This is the most uninspiring group of candidates I've ever seen. I will not vote for any of them, which also means I'm not likely to vote Republican as I have for 40 years. I won't vote for the Democratic candidate either. He has been ineffective as a leader, although he is a reasonably polished public speaker. Is there anyone out there who can actually lead without creating a climate of fear and repression, and is also credible as an individual?

    January 4, 2012 at 2:27 pm |
    • Clif

      I agree, I'm still waiting on that person to peak through.

      January 4, 2012 at 3:06 pm |
    • Cunning Stunts

      **** I won't vote for the Democratic candidate either. He has been ineffective as a leader,

      Hard to get anything done, since the day this man took office,
      The Republican mantra was NO !
      So h-e-l-l-b-e-n-t on getting back into power, that America can go to hell.
      The only way out of this mess is to give President Obama 4 more years.
      You want to go back to those 8 years of complete disaster under Bush ?
      Thats what you will get if you put another republican in the white house.

      Republicans suffer short term memory problems.

      January 4, 2012 at 6:06 pm |
    • geeky

      President Obama has had a very productive first 3 years. Are you not paying attention, or are you just not willing to give him credit?

      January 4, 2012 at 9:27 pm |
  9. tony

    All-powerful god needs collection plates to feed his most loyal priests/pastors.

    What wrong with this picture?

    January 4, 2012 at 2:22 pm |
  10. alex chapman

    What does born again mean ? Where is it found in the Four Gospels ? How does one go from the Message of Jesus to protesting at soldiers' funerals ?

    January 4, 2012 at 2:17 pm |
    • Dave1955

      Try reading the Gospel of John, chapter 3. The words come from Jesus' mouth. What they mean has been debated for 2000 years.

      January 4, 2012 at 2:23 pm |
    • kluvalab

      For those who wonder where the "born again" phrase comes from:

      "I tell you the truth, no one can enter the kingdom of God unless he is born of water and the Spirit...You must be born again..." is a quote from the Gospel of John chapter 3. If you want to read the entire passage to gain its full context read John 3:1-21. Jesus is peaking of making a "commitment" to God. This is a commitment to turn your life over to God. Stop thinking of the pleasures of this life and look for fulfilment in heavenly treasures.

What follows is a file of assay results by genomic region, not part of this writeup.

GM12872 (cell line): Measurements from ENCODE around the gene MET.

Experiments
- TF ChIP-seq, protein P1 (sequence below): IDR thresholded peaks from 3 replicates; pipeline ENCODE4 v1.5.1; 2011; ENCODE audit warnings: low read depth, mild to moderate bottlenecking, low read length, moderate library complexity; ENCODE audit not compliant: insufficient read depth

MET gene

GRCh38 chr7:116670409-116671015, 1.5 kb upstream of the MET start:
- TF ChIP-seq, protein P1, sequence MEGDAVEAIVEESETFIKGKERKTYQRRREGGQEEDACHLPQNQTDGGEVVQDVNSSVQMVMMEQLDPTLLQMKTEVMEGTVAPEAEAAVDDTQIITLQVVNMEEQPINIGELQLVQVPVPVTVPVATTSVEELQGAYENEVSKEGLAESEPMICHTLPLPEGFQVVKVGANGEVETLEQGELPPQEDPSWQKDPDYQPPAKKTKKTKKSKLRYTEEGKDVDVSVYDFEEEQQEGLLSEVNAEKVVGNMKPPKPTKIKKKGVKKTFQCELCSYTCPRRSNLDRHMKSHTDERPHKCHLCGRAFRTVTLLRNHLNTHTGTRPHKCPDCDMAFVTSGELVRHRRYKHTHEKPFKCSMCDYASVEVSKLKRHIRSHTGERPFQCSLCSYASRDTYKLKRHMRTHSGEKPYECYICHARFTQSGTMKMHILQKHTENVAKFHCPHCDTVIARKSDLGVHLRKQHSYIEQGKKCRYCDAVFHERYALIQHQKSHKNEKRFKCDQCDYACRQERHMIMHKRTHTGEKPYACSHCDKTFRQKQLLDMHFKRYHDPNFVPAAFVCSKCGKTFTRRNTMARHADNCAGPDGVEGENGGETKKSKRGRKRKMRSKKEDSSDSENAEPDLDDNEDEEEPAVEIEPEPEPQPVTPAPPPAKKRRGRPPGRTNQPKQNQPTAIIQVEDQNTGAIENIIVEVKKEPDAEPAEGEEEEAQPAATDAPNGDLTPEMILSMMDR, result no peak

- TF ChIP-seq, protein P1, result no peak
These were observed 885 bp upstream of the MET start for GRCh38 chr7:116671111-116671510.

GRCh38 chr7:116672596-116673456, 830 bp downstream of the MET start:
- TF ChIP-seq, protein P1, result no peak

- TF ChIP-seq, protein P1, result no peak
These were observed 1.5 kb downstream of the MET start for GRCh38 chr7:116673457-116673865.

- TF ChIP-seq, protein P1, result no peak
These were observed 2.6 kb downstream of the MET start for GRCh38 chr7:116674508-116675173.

Not all "born again" Christian protest at funerals. Like all groups there are radicals everywhere. Evangelicles just want to educate the unchurched to the joys of living a life full of the Spirit.

      Peace and blessings.

      January 4, 2012 at 2:26 pm |
    • tony

      Had lots of fun. Made my pile. Hurt others in the process of doing both. Ready to settle down now, so all forgiven.

      January 4, 2012 at 2:27 pm |
    • BR

      kluvalab: Your meddling in other people's beliefs because you think yours is better is extremely annoying, and more so, disrespectful. How would you like it if I tried to talk you out of being a Christian? You ALSO would be annoyed and feel disrespected. Get it?

      January 4, 2012 at 3:52 pm |
    • Cunning Stunts

      My guess is that christians think they can be born again,
      as many times as it takes to get it right.
      Get what right, seems to be the problem.

      They also tell me that Jesus died for my sins, so should i not be sin free ?
      Yet they tell me i am born with sin !
      How the heck can i be born with sin ?
      When my mother gave birth to me, did i do something wrong ?

      These people are crazy.

      January 4, 2012 at 6:18 pm |
  11. dowhatifeellike

    I still find it disturbing that roughly 1 in 7 evangelicals are most concerned about abortion, a social issue which has been protected by the Supreme Court and about which the President can do nothing. Whether for or against, it's here to stay. Please focus on issues that the candidates could actually do something about, should they be elected.

    January 4, 2012 at 2:16 pm |
    • glyder

      so whatever is here now is here to stay,just like always.get real.

      January 4, 2012 at 2:29 pm |